I’ve been obsessed with organizational systems and workflow questions for as long as I can remember. I have tried tons of planners, methods, notebooks, task apps, the works. And I now have a system that works for me that has solidified over the last few years. Take what might be useful, and leave the rest.
I use a weekly paper planner, and the one I choose is a Moleskine XL format. It has the days of the week listed down the left page of the spread, and the right page is lined. I found I enjoyed a lot of things about Ryder Carroll’s Bullet Journal approach, but I found it daunting as someone with particularly limited energy. So I looked at how I was laying out those journals in practice, and discovered that a planner like this would replicate a lot of what was my natural layout approach, I just wouldn’t have to draw things out. I also realized that I need to maximize what I can do with brain fog, and part of that is the ability to look ahead and write something down when I think of it – even if it’s for 6 weeks from now. So this pre0drawn year-long weekly calendar, with plenty of room for planning and writing is what works for me.
At the beginning of the week, on Sunday or Monday, I usually sit down and start a plan for the week.
Daily Planning, left page:
Any appointments I have, as well as my personal assistant schedule and any changes to my dog walker schedule are all recorded on the left on the spread, in the days of the week. I mentally see the day as divided into three columns.
On the left, I write my appointments. I use my Google calendar as my calendar of record, so part of my process is checking Google Calendar and copying over appointments. Since I use more than one tool to plan my life, it’s *really* important that I know which tool I use for my master calendar, and consistently, always, use it. Anything else can lead to confusion. I use Google Calendar, because I always, always have my phone, because I can schedule as far in advance as I need to, and I have it set to give me reminders.
In the center, my task list for the day, and any other useful reminders, like when I get my monthly SSDI payment, or that it’s a special day for someone I care about.
On the right, things that are crucial to my support system, like who my pet care volunteers are for the day, or something I need to remember for my assistant. I do this especially for long-term planning, like looking ahead and jotting down the next time my dog needs her flea and tick meds. I use a separate dedicated notebook for the bulk of my planning with my assistant, which we use together.
Weekly brainstorming and planning, right page:
The right side of the spread I use to plan categories of tasks.
My categories are things I made up based on what is important to me, and they are color coded, because that’s an easy organizational system for me, and a method I’ve used for a long time.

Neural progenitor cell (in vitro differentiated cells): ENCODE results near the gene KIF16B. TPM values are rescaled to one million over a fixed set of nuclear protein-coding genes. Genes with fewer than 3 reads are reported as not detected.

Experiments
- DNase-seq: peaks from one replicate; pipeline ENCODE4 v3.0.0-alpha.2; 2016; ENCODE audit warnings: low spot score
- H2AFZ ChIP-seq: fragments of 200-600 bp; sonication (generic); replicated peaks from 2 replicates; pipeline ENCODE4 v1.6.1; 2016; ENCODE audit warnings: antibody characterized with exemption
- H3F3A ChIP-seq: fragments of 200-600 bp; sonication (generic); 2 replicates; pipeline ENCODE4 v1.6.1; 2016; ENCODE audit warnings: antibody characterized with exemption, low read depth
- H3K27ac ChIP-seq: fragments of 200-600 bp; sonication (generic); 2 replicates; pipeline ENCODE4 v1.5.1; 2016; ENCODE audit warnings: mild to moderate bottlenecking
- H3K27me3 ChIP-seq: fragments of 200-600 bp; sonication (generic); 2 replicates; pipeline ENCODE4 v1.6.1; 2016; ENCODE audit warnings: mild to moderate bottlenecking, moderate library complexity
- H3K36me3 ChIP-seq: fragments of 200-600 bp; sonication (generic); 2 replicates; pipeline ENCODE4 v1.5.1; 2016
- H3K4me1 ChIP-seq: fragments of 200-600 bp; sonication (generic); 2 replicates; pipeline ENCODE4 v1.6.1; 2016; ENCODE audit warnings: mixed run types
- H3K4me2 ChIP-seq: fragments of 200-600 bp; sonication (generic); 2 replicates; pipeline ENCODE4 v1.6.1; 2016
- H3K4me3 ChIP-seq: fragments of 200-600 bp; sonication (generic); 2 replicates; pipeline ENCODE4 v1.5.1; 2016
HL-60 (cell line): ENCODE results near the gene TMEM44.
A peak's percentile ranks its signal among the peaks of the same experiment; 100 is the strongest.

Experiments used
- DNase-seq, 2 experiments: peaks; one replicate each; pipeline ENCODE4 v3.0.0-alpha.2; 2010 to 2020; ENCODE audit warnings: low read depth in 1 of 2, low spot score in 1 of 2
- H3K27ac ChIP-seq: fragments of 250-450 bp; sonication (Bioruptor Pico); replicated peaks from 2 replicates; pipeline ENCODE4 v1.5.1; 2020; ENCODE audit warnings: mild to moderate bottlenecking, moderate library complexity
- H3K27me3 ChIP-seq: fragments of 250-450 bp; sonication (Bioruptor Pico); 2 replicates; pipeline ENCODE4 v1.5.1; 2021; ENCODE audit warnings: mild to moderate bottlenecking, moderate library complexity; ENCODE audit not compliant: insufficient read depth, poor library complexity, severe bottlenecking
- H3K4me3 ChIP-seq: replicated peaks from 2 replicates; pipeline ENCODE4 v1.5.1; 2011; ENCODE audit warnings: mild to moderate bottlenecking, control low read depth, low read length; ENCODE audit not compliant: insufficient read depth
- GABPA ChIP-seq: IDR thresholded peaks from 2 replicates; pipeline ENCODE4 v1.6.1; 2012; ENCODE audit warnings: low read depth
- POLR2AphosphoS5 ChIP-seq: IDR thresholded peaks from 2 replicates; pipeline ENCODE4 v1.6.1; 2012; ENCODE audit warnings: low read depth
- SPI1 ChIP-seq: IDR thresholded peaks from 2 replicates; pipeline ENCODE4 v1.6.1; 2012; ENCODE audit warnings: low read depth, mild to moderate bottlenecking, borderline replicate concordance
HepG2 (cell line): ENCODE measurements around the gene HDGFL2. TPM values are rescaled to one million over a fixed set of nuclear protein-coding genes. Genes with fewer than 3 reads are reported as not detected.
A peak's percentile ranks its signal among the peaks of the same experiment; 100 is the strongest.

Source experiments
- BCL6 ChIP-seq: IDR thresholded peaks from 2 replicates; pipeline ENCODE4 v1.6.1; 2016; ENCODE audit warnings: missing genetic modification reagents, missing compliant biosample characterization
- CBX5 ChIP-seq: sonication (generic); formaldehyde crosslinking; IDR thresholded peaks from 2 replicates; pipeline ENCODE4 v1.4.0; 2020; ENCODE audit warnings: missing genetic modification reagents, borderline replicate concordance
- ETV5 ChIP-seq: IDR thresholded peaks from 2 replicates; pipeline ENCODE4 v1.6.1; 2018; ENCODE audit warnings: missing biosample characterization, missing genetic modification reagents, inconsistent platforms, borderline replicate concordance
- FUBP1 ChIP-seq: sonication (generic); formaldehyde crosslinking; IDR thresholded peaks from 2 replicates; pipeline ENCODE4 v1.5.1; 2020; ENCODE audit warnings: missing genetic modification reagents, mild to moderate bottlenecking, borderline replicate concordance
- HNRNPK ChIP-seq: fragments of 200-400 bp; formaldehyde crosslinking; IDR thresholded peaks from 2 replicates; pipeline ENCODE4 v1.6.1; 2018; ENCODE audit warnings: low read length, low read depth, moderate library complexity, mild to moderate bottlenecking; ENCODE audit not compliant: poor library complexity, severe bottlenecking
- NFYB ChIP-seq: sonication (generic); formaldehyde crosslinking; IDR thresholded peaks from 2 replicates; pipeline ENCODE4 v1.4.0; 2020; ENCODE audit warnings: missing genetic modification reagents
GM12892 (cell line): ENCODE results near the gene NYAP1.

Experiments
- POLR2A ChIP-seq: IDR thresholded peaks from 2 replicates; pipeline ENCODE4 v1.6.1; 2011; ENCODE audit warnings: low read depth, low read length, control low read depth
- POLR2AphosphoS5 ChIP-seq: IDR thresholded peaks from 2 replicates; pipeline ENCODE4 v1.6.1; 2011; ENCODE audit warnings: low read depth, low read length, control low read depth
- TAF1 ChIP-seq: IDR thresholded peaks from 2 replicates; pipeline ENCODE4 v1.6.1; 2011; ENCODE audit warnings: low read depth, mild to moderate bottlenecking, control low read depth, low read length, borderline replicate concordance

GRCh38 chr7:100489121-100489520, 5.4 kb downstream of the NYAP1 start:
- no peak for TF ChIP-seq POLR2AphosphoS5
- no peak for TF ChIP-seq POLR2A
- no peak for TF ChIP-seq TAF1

My categories are:
- Body/health care (purple): This is anything from ordering supplements, to setting appointments, to preparing for appointments, sending emails, etc.
- Work (blue): I work a few hours a month for a friend. This keeps my next tasks with her front and center, so I can remember them when I have some extra energy.
- General life task (green)s: This is a catch all for things like schedule the car inspection, fill gaps in the pet care schedule, mail my absentee ballot, call the vet.
- Things I love (red): This is my biggest list! And I highly recommend it. It includes books to read, mail to send, art or crochet to make, online coffee dates with folks I love, cards I need to order. I keep track of some of these things in my daily log, too. They are what gives me joy, connection, contentment, feed my brain.
- Social justice (pink): This might be donating to causes, researching issues, participating in mutual aid.
- Social media (orange): I admin 5 Facebook groups, and run multiple Facebook and Instagram pages. I do much of this on crip time, and may or may not di it that particular week, depending how I feel I try to schedule FB posts in advance when I can, and do make sure that a couple of weekly posts that I host get done.
Realistically, I don’t look at my planner all the time throughout the week. If I really need to remember to do something, or do it at a particular time, I put a reminder on my phone. And for that, I use Google Calendar.
As a general rule, I list tasks with empty squares in front of them, as check box bullets. I list appointments as empty circles. When tasks or appointments are completed, I fill in the box or circle. If they get cancelled or I didn’t do it on that day, I put an X through the circle or square. If I made progress on the task, I fill the box in halfway. This makes it easy to see what’s done and what isn’t.
I try to take a look at my planner at least once a day. I don’t do this on days I feel particularly exhausted. Then, I just rest. It will be there tomorrow. Or the day after. The goal isn’t to put demands on myself. The goal is to have a good tool for remembering and planning.
I add things as I think of them, even if I don’t realistically think I’ll get to them this week. That’s OK! It’s a might do list. I can always just carry them over.
I do not get all these things done! Nor do I expect to. That’s OK! IN fact, I find it to be a critically Years ago I switched to making lists of things I *might* do. Then I asterisk ones that are particularly critical. Don’t feel overwhelmed by what I do.
Using Ryder Carroll’s process of reviewing, when I move on to the next week, I simply look at what didn’t get done on the list from the week before, and decide what to copy over onto this week’s list, and what I can let go of. I draw my new category boxes, carry things forward, or dream fresh.